Kanvia 2 silo VK-KNV3

It was bright and early on Thursday 27th October 2022, that Marija and I left home and headed to Geelong in Victoria, where we were to catch the Spirit of Tasmania that evening. We had a 688 km journey ahead of us through southeastern South Australia and western Victoria.

We have driven this route many times before, but took the opportunity again of stopping off at the South Australian – Victoria State border to stretch our legs.

We drove into the town of Kaniva in western Victoria to get some lunch. Kaniva is located about 25 km east of the South Australian-Victoria border and about 414 km west of the city of Melbourne.

In 1845, squatter Heighway Jones discovered the country around the current town of Kaniva. By 1846 he had sheep grazing in the area and by 1851 the Tattyara run was gazetted with the Tattyara homestead being just a few kilometres from the present town of Kaniva. Tattyara was named after the Yyatyalla aboriginal people who inhabited the area. By December 1881 the Budjik Post Office was opened, but it was renamed Kaniva in 1882. The exact meaning of the name Kaniva is unclear. The name may be aboriginal in origin. It is possible that it is derived from Kinninvia in Durham England, or from Cniva who was a third century Gothic chieftain.

Whilst in Kaniva we decided to activate the Kaniva 2 silo VK-KNV3 which can be located in Progress Street. The activation of the silo was for the Silos On The Air (SiOTA) program.

The silo is run by GrainCorp a leading Australian agribusiness which has a 100 year history. Construction of the Kaniva silo commenced in January 1939 and completed in November that year. The silo has a 100 tonne per hour receiving and out loading rate.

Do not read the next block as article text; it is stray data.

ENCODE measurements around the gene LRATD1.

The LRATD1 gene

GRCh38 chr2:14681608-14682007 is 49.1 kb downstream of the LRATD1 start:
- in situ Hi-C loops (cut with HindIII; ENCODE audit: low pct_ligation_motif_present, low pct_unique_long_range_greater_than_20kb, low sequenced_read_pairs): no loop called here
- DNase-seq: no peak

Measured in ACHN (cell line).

Construction on the Kaniva silo began in January 1939 and it was completed in November that same year. Five years earlier in 1934, the Victorian Grain Elevators Board, now known as GrainCorp was established. It was at about this time that a silo construction program commenced along the railway lines in Victoria. This was as a result of large losses of grain due to wet weather, rodents and insects, as prior to the silos, bagged wheat was stacked and stored in the railway yards waiting to be loaded onto rail wagons.

The Kaniva silo is known as a Geelong Concrete Silo. A total of 91 silos of this type of design were constructed in Victoria between 1935 and 1950. This type of silo consists of open topped bins with corrugated galvanised iron roofs. This type of silo was constructed at rail sidings on railway lines intended to serve the Geelong Terminal Elevator. The Kaniva silo had a capacity of taking 2,950 tonnes and received 4,979 tonnes of wheat in the 1939-40 harvest. The silo was in use until 2014. 

The Kaniva 2 silo features silo art which has become incredibly popular in Australia.

The design on the Kaniva 2 silo features the Australian Hobby, a raptor. The silo also has a Plains sun orchid and a salmon/pink sun orchid. The silo art design at Kaniva is a tribute to native flora and fauna found in the nearby Little Desert National Park.  

The video below shows painting of the silo in progress.

The artists for the Kaniva 2 silo were David Lee Pereira, assisted by Jason Parker. A local photographer, Cindy McDonald provided the reference images. About 400 litres of paint were used and the mural took around 200 hours to complete. The silo art at Kaniva was completed in October 2020.

We operated from the vehicle for this activation, running the Icom IC7000, 100 watts, and the Codan 9350 self tuning antenna mounted on the rear of our Toyota Hi Lux 4WD.

Together was made a total of 12 contacts. Unfortunately we only operated on the 40m band as we were pushed for time.

Marija worked the following stations on 40m SSB:-

  1. VK7XV/p (Walls of Jerusaleum National Park VKFF-0513)
  2. VK2VH
  3. VK4AAC
  4. VK3PF

I worked the following stations on 40m SSB:-

  1. VK2MET
  2. VK1AO
  3. VK2HQ/p (Bomaderry Creek Regional Park VKFF-1779)
  4. VK3PF
  5. VK2SLB
  6. VK7XV/p (Walls of Jerusaleum National Park VKFF-0513)
  7. VK2VH
  8. VK4AAC

References.

  1. Australian Silo Art Trail, 2022, <https://www.australiansiloarttrail.com/Kaniva>, viewed 30th November 2022.
  2. GrainCorp, 2022, <https://www.graincorp.com.au/about-us/>, viewed 30th November 2022.
  3. The Silo Trail, 2022, <https://silotrail.com.au/types-of-silos/geelong-concrete-silo/>, viewed 30th November 2022
  4. Wikipedia, 2022, <https://en.wikipedia.org/wiki/Kaniva>, viewed 30th November 2022.

One thought on “Kanvia 2 silo VK-KNV3

  1. Pingback: Kaniva 2 silo VK-KNV3 | VK5PAS

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